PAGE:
Forty five minutes after I arrived Marek showed up …. he was all charged up and ready to go fog surfing.  I did my best to discourage him while we waited for Robert.   At 8:15 it was still pea soup, Robert had arrived and seeing that it wasn’t going to change fast he and I decided to go for a cup of coffee to kill some time.  Marek ….ever hungry for a flight stayed at the field.  When we returned it was starting to break up and we were beginning to see the trees south of the LZ. 

While Robert was warming his motor he discovered that the kill switch wasn’t working.  It wasn’t a show stopper but nobody liked it and we chatted about the time Jim King did a face plant at Monument Valley and John Black had to race down the runway to rescue him.  When we heard a couple of GA craft warming their motors Marek decided it was good enough for him.  His flight was 2 minutes max.   The take off was clean and I was surprised at how quickly he go off in the super saturated air but after less than one quick lap he came in for a power off landing.  Later I learned that his prop exploded shortly after take off.
I went out to set up and waited for Robert to launch.  When he blew the first attempt I took the opportunity and launched.  The wing came up slowly and the trike was even slower but there was plenty of room so I took my time and taxied a ways before committing.  Good Launch, except that I had neglected to buckle my helmet.  Damn!  Rather than fuss with digging the buckle out from under the helmet I tossed it over by the truck and continued to do laps.  The air was cool and the visibility was poor so I stayed around the field and waited for Robert.  His wing came up fast and did a forward fold.  I’m not sure what happened next but when I flew over I could see him prone with the motor running and Marek rushing over to assist.
It just wasn’t working out to be a good morning.  The air was smooth with large slow thermals creating lift south of the LZ.  Since it didn’t look like anybody else was going to fly I came down after a few more minutes.
Robert was ok but had cut some of his webbing and Marek was out with a damaged prop.  They decided to head over to Boulder for some free flight and I loaded up for the house.

Not a lot of airtime but a short flight is better than none!

Powered Paragliding … My New Home Field

This is the way is is supposed to be!  I woke with the dawn, had a cup of java and loaded the rig.  2 minutes later I was unloading at my new field.  Thanks to Buz it had been freshly mowed and cleared,  this was as good or better than launching at Titan.  The wind was light from the south and other than a few straw bales to avoid, there was plenty of room.  The launch was fast but smooth.  When the surface is good, this trike can roll. 
Wow! What a great site, Boulder to the West, the mesa below and lots of good scenery…  country estates, ponds and lakes, and the flat tops.    Best of all … plenty of alternate LZs if I got in trouble.  I stayed up about an hour first at 1000 feet and then some low and slow over the mesa.  To finish off, I buzzed the neighborhood and landed downwind facing the truck.  It was no problem to let the wing fly and “Power Kite”, back to the truck.

Powered Paragliding … Today was a comedy of errors # 509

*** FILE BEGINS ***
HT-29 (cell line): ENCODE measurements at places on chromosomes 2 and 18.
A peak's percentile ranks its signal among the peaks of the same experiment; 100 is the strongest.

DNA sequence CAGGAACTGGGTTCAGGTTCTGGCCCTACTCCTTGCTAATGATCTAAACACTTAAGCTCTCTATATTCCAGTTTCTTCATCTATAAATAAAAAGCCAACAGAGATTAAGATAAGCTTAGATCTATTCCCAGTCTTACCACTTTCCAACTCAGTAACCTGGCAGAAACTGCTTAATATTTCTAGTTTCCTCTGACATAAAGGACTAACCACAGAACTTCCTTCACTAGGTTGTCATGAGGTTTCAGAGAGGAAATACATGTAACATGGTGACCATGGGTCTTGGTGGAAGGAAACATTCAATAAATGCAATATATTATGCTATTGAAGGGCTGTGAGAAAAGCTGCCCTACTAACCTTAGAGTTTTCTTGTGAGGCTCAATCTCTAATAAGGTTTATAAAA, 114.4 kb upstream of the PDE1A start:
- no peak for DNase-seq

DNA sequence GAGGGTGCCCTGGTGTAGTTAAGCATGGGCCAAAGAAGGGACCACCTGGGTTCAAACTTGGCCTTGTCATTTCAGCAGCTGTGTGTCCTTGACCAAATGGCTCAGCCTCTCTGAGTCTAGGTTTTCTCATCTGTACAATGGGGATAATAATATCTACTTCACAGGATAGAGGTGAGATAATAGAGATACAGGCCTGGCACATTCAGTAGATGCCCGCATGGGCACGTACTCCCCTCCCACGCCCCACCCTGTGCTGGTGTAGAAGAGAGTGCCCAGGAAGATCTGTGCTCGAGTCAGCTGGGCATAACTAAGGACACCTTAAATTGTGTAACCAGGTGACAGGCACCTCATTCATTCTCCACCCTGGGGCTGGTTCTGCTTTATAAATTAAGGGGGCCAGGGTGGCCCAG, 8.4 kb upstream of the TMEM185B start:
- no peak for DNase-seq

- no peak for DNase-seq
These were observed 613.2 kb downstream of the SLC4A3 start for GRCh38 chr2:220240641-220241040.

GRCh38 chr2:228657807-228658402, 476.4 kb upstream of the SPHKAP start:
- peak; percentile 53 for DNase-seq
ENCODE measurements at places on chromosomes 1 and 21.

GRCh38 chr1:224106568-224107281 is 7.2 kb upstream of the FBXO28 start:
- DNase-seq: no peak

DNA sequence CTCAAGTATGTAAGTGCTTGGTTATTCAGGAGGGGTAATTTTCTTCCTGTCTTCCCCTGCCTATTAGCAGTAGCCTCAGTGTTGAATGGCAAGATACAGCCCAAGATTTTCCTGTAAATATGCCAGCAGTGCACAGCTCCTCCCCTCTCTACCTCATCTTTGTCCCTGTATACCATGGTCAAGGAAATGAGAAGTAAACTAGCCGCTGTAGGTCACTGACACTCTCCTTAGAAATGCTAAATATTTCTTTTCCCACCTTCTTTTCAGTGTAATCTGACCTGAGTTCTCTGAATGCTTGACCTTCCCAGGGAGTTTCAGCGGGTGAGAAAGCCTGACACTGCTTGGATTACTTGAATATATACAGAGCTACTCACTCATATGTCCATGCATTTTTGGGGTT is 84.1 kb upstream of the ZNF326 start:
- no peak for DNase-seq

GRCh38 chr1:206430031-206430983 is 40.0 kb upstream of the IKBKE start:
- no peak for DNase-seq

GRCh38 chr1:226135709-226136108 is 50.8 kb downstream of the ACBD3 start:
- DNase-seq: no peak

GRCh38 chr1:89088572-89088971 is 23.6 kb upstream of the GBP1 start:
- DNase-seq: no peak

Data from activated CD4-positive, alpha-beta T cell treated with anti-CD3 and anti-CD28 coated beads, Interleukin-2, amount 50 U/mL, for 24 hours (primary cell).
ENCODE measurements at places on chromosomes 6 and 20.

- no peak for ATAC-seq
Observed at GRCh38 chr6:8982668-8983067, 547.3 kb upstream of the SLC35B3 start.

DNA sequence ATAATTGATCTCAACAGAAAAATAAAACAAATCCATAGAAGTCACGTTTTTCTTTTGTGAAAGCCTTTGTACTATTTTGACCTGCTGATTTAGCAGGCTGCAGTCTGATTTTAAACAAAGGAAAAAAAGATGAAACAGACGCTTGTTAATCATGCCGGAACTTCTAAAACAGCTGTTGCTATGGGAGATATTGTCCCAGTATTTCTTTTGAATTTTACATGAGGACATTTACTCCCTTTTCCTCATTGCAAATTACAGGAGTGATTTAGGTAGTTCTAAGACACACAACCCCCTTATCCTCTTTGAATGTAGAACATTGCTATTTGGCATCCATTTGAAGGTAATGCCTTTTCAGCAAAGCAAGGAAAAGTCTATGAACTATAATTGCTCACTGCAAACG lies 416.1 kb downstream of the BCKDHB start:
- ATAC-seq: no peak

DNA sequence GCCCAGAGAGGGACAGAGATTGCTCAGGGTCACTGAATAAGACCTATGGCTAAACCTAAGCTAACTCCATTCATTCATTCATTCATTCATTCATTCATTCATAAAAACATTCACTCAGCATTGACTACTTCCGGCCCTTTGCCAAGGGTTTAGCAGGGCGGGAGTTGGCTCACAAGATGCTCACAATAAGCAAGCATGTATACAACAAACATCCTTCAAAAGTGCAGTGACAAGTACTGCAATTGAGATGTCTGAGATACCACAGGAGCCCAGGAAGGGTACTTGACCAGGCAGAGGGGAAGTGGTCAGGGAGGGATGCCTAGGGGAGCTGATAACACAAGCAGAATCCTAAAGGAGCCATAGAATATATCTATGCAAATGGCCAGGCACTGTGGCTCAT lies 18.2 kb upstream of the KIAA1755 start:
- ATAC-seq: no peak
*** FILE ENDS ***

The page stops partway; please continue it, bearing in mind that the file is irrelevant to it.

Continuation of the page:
I was excited to be flying from my new home field which was just a few blocks from home, unfortunately the winds were light from the west, which was exactly the wrong direction.  So… I drove 1/4 mile to the mesa above and set-up amid a group of stretching joggers.  There were two wonderful runways going in the wrong direction, so I decided to launch through the field.  The surface was smooth but the weeds were high, dry and thick.  I walked the projected route and tossed the worst of the scrub out of the way. 
The wing inflated well and while the run out was rough, it seemed doable until I drove into a large tangle of weeds and branches that I had missed during the preflight.  Abort … Abort … Abort…   

The mesa just wasn’t going to be suitable unless I had the perfect wind that would let me use the running path as a runway. While loading up and rubbing a sore elbow that had been whacked by a branch, I noticed that the wind was shifting to the south.  The sun was being covered nicely by the clouds and so I decided to give the lower LZ another try.

Here is where it starts to get interesting.   The first launch was successful but I had to set down quickly when I couldn’t shake out a cravat in the wing tip.  I could have stayed up and tried to work out the tangle, but since there was a good landing zone ahead of  me, I didn’t see any reason to tempt fate.  The landing was fine and I gathered up the wing and drove the rig back to my truck.  By now the wind had shifted to SSE which was perfect for the field.  I quickly layed out the wing, hooked up to the trike and jumped into the seat.  The wing came up straight and I was powering down the field when I noticed that I had picked up the wind sock, including the 20 foot pole!  This was a first,  I’d clipped wind socks on landing but never on a launch.  Apparently the right side was a little close or had oscillated to that side because, there it was, hanging from the farthest line and looking like it wanted to go for a ride.  I wanted nothing to do with it and aborted once again.  One more time, I gathered the wing and drove back to the truck. 

I was about to set up for my 4th attempt when I noticed that one of the rear tires had gone completely flat, which had probably happened during the aborted launch in the weeds.  Enough was enough, I really wanted to fly but I was going to have to be satisfied by a short hop across a couple of fields for flight number # 509